Concepts of climate justice in adaptation and the importance of scale
Stream: Panel 61 - Environmental Politics: Environmental Justice
Date: Wednesday, 28 September 2016
Time: 9.00 am – 10.30 am
Concepts of climate justice are many and varied, with focuses on different philosophies, scales and issues of climate change. While the majority of climate justice literature focuses on mitigation at the international level, there is a growing consideration for climate justice in adaptation. Climate change is global in nature, but its effects are experienced at the local level. Accordingly, the adaptation activities that will be used to combat these effects are implemented at the local level. It is important to consider how issues of climate justice play out at various scales. With respect to adaptation, the subnational and local scales are particularly significant. This paper will examine concepts of climate justice and how these concepts can be applied to adaptation from the international down to subnational and local scales. While adaptation activities have the potential to address issues of climate justice, adaptation governance could also result in the perpetuating or intensifying of existing inequalities and injustices. The central concern of this paper is to examine how concepts of climate justice can ensure that the most vulnerable are considered in adaptation governance and to ensure the process adaptation does not exacerbate existing disadvantages.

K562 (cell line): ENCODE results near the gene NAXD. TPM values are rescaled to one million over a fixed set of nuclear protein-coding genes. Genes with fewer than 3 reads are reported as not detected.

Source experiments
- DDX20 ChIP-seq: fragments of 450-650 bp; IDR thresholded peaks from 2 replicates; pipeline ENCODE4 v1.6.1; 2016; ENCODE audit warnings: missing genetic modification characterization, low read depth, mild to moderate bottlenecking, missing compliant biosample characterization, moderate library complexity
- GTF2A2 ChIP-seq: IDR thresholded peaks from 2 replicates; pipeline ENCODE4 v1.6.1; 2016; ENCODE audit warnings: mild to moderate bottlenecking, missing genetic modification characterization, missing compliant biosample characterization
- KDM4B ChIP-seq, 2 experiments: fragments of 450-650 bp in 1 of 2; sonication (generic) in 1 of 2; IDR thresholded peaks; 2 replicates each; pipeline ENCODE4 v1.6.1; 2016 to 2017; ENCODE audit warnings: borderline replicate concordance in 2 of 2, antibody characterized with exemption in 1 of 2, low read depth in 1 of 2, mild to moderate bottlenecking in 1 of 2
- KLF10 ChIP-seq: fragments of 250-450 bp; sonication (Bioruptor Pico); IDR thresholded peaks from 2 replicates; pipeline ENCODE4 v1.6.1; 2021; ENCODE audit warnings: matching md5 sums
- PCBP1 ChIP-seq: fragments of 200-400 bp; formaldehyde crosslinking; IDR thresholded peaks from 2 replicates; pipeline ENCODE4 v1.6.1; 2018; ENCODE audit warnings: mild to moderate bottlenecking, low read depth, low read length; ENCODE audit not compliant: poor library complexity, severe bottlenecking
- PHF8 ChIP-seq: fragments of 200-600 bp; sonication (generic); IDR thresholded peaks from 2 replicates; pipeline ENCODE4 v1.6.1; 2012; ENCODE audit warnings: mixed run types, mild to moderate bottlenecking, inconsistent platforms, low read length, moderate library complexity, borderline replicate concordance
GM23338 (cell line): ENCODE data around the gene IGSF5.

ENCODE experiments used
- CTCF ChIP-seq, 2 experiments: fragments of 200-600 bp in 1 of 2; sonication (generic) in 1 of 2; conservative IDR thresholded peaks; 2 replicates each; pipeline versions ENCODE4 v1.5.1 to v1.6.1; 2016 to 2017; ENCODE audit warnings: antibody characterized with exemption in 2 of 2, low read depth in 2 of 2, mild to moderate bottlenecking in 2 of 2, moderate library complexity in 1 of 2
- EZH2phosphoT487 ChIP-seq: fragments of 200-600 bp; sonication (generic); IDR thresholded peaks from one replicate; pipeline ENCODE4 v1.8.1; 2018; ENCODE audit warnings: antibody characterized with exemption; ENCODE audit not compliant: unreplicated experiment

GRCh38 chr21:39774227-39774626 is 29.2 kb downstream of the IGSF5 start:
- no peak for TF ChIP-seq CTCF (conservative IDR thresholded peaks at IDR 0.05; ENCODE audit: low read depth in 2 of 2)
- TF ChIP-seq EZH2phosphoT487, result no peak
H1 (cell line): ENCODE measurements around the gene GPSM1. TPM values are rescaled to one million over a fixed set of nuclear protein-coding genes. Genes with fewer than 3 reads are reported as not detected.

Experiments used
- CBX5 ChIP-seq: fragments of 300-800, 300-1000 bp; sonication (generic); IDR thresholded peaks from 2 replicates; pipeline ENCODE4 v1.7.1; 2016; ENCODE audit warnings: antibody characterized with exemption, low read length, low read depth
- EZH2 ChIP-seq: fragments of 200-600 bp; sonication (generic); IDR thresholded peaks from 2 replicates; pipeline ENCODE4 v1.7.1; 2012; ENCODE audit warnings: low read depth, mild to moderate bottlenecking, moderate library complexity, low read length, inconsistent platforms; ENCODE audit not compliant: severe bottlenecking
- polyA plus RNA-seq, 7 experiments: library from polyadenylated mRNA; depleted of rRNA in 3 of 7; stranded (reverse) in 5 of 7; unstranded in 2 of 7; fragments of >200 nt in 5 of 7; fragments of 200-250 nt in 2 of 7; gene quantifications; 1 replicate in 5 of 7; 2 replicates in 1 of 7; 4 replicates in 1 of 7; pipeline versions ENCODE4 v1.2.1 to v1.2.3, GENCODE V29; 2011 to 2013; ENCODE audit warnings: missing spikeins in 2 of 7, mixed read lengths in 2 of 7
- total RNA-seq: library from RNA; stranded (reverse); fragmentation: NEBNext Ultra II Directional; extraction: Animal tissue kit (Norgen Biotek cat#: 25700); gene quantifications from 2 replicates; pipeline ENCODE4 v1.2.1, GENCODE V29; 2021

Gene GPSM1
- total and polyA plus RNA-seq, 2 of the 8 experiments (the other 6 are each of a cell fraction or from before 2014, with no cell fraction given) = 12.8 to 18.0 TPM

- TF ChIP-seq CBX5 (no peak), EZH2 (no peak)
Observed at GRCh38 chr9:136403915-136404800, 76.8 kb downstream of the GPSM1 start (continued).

Abbie White (Presenter), UNSW
Abbie is currently a PhD candidate in the School of Social Sciences at UNSW. Her thesis examines climate justice and National Adaptation Programmes of Action.